According to Gary Williamson, Professor of Functional Food, School of Food Science and Nutrition at the University of Leeds, “Coffee is in my top 20 lifespan essential foods.” Many people can’t start their day without it and if you want a quick and high oxidant boost then look for Nescafe have even developed a special blend that is higher in antioxidants than their standard coffees so look for their Green Blend in supermarkets.

Other Caffeine Benefits:
A new review has indicated that antioxidant supplements may benefit couples who have difficulty conceiving naturally. The review provides evidence from a small number of trials that suggest the partners of men who take antioxidants are more likely to become pregnant so coffee could well play a part in that antioxidant increase.

Another new study also shows that caffeine energizes cells, boosting virus production for gene therapy applications. Now why would that concern you? Well it helps move research forward faster because if you give caffeine to cells engineered to produce viruses used for gene therapy then those cells can generate 3- to 8-times more virus, according to a recent paper published in Human Gene Therapy.

Lentivirus vectors are commonly used for transferring genes into cells for both research applications in the laboratory and, increasingly, for gene therapy procedures in clinical testing. The addition of caffeine should significantly decrease the cost of lentiviral production for research and clinical uses and James M. Wilson, MD, PhD, Editor-in-Chief, and Director of the Gene Therapy Program, Department of Pathology and Laboratory Medicine, University of Pennsylvania School of Medicine, Philadelphia can certainly see the advantage. “It is ironic that the ingredient in beverages like colas and coffees that helps keep us awake and alert is also useful in jazzing up cells to produce more gene therapy vectors. An increase in vector production of 5-fold may prove critical in establishing the commercial viability of lentiviral based products.”

Another benefit for coffee?

April 11, 2008 by  
Filed under Food & Nutrition, Health

If you really enjoy your coffee, and have a high fat diet, then despite kind friends like me warning you of potential health problems, there is some new research that might cheer you up. It was reported by Jonathan D. Geiger, Ph.D., of the University of North Dakota, in the April issue of the Journal of Neuroinf – lammation, that animal tests appeared to protect the blood-brain barrier from cholesterol-induced damage in rabbits. Why is this important? Because high levels of cholesterol are a risk factor for Alzheimer’s disease, perhaps by compromising the protective nature of the blood-brain barrier. Other experimental studies have suggested that caffeine has beneficial effects for a number of neurovascular disorders, including Alzheimers’ but it is not yet conclusive. So I sugest you go easy on the high fat cappuccino’s for a while yet.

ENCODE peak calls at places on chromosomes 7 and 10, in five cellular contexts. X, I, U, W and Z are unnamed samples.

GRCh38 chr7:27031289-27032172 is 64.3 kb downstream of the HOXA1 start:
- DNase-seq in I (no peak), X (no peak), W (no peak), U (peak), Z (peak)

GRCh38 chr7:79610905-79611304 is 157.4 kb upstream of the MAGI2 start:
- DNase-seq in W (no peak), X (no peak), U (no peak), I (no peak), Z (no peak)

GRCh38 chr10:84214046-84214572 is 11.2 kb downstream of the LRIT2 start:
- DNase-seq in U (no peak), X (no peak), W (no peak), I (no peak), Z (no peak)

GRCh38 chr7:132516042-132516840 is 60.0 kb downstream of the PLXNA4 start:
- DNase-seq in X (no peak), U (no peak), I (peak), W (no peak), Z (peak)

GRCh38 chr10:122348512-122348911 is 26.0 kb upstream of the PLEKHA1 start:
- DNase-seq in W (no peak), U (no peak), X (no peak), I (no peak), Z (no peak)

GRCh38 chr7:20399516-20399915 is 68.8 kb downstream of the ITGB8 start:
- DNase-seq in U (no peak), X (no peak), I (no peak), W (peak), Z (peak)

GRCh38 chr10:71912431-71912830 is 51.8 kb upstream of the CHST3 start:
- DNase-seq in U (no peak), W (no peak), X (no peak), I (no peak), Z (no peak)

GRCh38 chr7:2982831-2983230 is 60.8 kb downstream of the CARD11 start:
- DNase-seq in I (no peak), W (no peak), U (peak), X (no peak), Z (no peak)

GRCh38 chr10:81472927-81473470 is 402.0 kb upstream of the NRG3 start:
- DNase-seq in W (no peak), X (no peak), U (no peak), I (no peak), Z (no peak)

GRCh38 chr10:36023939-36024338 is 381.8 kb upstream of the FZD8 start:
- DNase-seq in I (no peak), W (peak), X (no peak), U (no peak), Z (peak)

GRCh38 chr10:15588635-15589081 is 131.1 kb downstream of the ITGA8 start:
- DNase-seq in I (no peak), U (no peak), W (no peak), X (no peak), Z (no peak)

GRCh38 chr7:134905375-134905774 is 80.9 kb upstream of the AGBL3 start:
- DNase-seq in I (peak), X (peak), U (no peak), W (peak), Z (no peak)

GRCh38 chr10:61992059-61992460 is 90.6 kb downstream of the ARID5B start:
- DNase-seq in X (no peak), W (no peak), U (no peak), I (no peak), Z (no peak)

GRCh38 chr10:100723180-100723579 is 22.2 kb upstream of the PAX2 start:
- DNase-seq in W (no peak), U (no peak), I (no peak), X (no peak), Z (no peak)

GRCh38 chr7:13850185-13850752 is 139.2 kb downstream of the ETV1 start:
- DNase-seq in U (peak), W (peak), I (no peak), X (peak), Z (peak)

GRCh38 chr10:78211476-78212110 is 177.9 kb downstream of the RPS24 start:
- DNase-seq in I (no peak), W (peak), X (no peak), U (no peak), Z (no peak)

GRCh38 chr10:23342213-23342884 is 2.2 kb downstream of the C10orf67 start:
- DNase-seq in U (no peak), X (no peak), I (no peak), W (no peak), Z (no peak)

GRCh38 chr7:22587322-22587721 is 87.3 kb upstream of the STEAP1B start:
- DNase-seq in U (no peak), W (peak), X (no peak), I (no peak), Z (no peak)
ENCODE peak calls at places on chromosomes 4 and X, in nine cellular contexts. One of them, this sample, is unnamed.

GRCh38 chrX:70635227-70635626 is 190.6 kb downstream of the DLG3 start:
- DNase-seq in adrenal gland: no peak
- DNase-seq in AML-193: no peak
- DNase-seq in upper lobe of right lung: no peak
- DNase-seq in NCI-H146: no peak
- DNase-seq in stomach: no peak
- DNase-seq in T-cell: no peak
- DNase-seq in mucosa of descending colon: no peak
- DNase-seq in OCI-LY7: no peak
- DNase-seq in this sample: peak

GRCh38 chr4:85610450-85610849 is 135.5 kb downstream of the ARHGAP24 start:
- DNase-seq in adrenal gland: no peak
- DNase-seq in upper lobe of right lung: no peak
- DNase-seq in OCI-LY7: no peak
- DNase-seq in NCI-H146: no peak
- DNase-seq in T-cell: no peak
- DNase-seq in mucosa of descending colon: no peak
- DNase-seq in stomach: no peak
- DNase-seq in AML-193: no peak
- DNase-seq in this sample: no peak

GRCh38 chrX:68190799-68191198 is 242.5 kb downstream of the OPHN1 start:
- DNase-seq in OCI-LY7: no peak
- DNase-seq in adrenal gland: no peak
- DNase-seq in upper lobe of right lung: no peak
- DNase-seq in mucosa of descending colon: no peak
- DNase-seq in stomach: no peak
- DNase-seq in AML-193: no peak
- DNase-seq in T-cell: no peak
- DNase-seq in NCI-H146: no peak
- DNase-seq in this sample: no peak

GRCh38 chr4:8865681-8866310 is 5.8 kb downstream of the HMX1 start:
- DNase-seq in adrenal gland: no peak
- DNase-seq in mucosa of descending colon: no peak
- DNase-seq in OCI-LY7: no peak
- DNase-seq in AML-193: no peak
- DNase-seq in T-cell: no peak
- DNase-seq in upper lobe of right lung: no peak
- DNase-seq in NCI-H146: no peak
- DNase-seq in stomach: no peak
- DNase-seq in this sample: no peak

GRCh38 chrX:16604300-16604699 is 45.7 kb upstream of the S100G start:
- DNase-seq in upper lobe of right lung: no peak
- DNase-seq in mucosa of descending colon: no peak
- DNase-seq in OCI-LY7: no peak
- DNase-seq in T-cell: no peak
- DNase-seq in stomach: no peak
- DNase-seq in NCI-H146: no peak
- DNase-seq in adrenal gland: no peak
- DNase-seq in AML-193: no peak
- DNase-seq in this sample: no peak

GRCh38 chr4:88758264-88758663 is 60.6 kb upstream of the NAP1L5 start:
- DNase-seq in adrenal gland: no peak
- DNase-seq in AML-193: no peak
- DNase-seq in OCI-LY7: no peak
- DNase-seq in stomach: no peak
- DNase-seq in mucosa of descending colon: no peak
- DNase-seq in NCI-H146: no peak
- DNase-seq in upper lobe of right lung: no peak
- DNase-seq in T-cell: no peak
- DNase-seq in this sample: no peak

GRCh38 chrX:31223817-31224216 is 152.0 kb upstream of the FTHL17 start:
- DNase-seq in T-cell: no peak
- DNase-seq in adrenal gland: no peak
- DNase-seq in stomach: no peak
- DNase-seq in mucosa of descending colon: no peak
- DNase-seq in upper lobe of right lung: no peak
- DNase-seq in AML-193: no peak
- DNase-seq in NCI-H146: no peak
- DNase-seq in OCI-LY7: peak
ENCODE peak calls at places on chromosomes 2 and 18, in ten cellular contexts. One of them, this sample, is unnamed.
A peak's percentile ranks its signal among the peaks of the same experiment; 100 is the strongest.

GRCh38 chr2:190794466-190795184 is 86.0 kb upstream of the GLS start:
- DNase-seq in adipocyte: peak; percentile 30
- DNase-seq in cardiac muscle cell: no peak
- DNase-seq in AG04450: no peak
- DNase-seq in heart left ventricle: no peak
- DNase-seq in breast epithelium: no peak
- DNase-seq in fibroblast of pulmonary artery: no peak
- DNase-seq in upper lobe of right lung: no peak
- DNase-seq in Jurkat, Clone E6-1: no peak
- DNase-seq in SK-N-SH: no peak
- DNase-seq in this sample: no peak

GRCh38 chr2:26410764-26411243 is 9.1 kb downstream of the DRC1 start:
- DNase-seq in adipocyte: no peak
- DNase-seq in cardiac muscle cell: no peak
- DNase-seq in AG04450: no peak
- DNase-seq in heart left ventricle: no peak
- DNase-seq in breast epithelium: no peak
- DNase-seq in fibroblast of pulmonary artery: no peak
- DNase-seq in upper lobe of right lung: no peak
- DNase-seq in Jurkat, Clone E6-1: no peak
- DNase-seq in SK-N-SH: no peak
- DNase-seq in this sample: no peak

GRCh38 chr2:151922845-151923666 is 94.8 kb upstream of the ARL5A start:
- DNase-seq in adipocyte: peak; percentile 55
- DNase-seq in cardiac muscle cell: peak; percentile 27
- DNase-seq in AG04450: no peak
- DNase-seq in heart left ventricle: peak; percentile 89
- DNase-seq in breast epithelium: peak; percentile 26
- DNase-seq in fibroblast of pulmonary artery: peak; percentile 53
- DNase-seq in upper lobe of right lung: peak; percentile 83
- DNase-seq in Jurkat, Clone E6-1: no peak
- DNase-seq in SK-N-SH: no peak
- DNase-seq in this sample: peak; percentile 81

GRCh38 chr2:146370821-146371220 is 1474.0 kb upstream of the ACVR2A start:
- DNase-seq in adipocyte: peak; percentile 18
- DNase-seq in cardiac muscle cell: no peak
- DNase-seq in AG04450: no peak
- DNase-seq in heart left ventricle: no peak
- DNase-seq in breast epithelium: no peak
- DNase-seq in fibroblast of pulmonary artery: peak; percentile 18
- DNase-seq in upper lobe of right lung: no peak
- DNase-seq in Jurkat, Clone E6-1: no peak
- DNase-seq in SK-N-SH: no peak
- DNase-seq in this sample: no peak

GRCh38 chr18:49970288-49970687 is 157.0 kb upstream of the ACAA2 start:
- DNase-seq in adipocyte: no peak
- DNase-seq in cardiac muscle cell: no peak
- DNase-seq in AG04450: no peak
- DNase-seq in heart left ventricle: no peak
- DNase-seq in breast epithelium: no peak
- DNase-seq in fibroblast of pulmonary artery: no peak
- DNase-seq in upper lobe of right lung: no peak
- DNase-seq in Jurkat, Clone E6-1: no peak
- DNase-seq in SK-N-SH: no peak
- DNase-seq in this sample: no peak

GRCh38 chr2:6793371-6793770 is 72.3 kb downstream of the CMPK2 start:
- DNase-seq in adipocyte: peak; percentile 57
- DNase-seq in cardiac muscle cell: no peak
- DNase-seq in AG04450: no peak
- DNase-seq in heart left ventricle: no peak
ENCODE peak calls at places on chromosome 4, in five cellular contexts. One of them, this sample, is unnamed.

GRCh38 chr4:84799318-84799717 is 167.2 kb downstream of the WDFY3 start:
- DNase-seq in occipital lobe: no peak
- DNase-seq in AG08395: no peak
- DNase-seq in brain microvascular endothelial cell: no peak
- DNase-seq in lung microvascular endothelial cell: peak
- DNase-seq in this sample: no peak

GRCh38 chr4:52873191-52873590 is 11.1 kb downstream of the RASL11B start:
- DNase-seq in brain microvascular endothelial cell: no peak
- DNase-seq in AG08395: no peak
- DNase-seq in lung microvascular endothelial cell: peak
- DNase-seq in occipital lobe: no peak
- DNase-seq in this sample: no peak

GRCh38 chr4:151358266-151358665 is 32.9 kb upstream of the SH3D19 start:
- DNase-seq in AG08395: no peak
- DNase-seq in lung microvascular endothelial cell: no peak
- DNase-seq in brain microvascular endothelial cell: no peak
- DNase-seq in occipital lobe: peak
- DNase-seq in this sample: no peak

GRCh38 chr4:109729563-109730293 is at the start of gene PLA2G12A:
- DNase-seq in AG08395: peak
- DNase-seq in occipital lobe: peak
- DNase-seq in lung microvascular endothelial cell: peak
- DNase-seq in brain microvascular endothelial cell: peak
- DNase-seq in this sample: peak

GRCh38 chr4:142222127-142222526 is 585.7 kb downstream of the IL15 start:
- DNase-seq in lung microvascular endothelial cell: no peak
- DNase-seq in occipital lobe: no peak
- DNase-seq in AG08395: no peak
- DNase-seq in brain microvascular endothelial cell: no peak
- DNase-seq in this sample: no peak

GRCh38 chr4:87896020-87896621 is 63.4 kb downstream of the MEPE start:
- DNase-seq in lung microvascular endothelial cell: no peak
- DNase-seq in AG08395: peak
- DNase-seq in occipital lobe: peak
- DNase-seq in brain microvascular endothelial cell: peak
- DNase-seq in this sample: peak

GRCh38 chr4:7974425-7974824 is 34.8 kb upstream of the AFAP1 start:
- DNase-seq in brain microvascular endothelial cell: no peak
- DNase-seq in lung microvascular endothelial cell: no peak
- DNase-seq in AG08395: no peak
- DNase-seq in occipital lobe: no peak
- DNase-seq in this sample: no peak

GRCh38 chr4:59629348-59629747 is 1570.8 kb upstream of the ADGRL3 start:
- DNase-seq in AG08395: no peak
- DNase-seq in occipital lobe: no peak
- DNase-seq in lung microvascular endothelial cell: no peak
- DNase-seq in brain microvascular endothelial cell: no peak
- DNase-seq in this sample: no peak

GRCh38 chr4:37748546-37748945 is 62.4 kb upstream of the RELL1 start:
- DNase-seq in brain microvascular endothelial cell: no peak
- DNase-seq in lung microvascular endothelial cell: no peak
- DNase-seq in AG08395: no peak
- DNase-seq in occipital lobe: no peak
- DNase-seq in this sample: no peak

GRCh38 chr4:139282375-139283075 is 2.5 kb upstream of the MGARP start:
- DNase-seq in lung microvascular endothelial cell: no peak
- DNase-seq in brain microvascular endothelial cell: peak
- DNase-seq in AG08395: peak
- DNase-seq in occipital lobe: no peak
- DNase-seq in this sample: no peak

More on the coffee debate

February 1, 2008 by  
Filed under Food & Nutrition, Health, Wellness

My piece on coffee has sparked some debate, and this week I saw an interesting post this week from Ray Collins who writes The Good Life Letter and happily for those of us who cannot start the day without a cup of coffee it’s not all doom and gloom. I did tell you about the risks pregnant women run of miscarriage through coffee drinking, but if you are not pregnant then read on.

It’s the caffeine content which is at the root of the argument and like most things it has its good and bad sides. On the pro side there is evidence that it may lower your risk of diabetes, Parkinson’s disease, and headaches. Caffeine also has a stimulating effect on the brain and studies have shown that it can also improve your attention span, boost your brainpower and also help balance your moods.

I mentioned in the last newsletter that the optimal dose of coffee a day is no more than 200 milligrams, or two average size cups of coffee, in a day. For me, I have a small cafetiere of organic ground coffee to start my day then I switch to white or herbal tea and that seems to work for me.

Oh, and if you are up for a major purchase, then don’t take the offer of free coffee that the salesman may make. Apparently, according to Pearl Martin of the University of Queensland in Brisbane, she claims that doses of caffeine can make you more easily convinced by arguments that go against your beliefs. This comes from a paper she authored in 2005 which suggested that the brain stimulators in caffeine improves your ability to understand the reasoning behind strong arguments.

In practice, that could make you more likely to end up agreeing with something that goes against your typical views. So if you are against gas-guzzling cars and you have a couple of free java’s then beware, because it might help the salesman change your mind!